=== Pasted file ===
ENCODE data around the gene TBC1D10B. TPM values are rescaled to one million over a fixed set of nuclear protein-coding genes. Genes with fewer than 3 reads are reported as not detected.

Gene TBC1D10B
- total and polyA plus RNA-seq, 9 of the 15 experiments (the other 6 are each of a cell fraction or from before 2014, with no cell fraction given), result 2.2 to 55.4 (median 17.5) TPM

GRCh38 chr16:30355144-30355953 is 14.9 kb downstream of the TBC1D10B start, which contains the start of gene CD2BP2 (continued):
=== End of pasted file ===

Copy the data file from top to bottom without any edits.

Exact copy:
ENCODE data around the gene TBC1D10B. TPM values are rescaled to one million over a fixed set of nuclear protein-coding genes. Genes with fewer than 3 reads are reported as not detected.

Gene TBC1D10B
- total and polyA plus RNA-seq, 9 of the 15 experiments (the other 6 are each of a cell fraction or from before 2014, with no cell fraction given), result 2.2 to 55.4 (median 17.5) TPM

GRCh38 chr16:30355144-30355953 is 14.9 kb downstream of the TBC1D10B start, which contains the start of gene CD2BP2 (continued):